Calamity noticed me eyeing the cattle cars. “Ah’ve heard stories of slavers usin’ those t’ transport slaves long distances over the rails,” he muttered, adding after a moment’s thought, “Never seen it with muh own eyes though.” Taking in the size of the cattle cars then the number of them on this train, it struck me: that’s a lot of slaves!
On the other hoof, these ponies were certainly not using them for the buying and selling of ponies. They were dressed in the same sort of makeshift armor that I had taken from the raiders, but a closer look revealed that several of them carried magical energy weapons of one sort or another. And as we neared, most of those weapons were swiftly pointed at us.
My ears flattened as I remembered one of the train ponies vaporized, leaving only glowing pink ash behind. It occurred to me only now that I had seen the same effect my first day outside -- the Watcher-controlled sprite-bot had used a similar weapon on the bloatsprite. (So maybe the sprite-bots weren’t entirely earth pony engineering after all.) Despite our situation, my thoughts jumped-track. What did Watcher say about bloatsprites? When you mix parasprites and Taint. Which is magical radiation, right? Or is it something different?
“Hoi!” Gawd called out. “Let ‘em pass. Me an’ these little ponies are going t’ have a talk.”
Hooves raised in greeting, several ponies echoing responding “hoi”s before returning to what they had been doing before. One brown mare with a missing leg was using her peg to jam spark batteries into the array for mounted multi-barrel magical energy cannon. A pink unicorn pony had several barrels stripped out of the cannon and was cleaning them with his horn. He moved slowly, like his motor skills were impared, but his telekinetic hornwork was fluid and precise. I could see old scars -- dozens at least, possibly over a hundred -- all down his back and legs. He’d been whipped to the edge of death. Many times.
I looked to my companions. Calamity had slowed down, giving the mounted weapon a curious eye. Velvet Remedy was more concerned, if not downright appalled, at the condition of some of the ponies.
A half-starved foal trotted out of a shadowed alcove of rusty metal, carrying a canteen around his neck which he offered to the each of the half-dozen ponies I could spot.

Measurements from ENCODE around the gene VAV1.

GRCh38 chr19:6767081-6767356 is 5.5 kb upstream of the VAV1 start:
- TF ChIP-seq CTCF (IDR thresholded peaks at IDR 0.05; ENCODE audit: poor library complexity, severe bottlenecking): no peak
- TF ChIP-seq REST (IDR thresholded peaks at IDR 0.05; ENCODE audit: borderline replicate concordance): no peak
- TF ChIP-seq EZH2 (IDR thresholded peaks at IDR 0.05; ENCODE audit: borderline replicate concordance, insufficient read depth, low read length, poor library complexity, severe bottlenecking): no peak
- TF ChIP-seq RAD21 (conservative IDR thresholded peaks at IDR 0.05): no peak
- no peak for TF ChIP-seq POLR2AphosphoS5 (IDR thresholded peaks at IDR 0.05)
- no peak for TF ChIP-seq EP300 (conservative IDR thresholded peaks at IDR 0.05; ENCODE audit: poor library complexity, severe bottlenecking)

Velvet leaned close, whinnying nervously, “What are we getting into?”
With talon and wing, Gawd directed us into the single passenger car on the train, nestled up against the crippled engine. From the reek of dander inside, this was clearly the house of Gawd. Or, at least, her office.
“Close up the door,” she ordered a blue-coated earth pony as she stepped inside behind us. The door swung shut with a metallic squeal, and I could hear braces thudding into place. We were locked in with the griffin.
Ironically, in better circumstances, I realized this would be a big tactical mistake for the griffin -- three against one, and at least two of us could handle ourselves in combat. (It was odd, and somewhat uncomfortable to think of myself as somepony who could face a fight with confidence. Not for the first time, I had to wonder if the wasteland was changing me for the better, or just changing me.) Right now, however, with my levitation magic at its most feeble, we were probably hosed if this came to blows and guns. It was the same reasoning that had prompted me to accept Gawd’s “invitation” in the first place. Things hadn’t changed.
The room was spartanly furnished, save for the desk with a glowing terminal and a tattered black flag on the back wall showing wicked talons coming out of darkness. Gawd strutted around behind the desk, placed her talons on it, and faced us. I shook my head, trying to clear the webs of too little sleep when I caught myself musing that she’d look really attractive if she was a little closer to my age and, you know, a pony.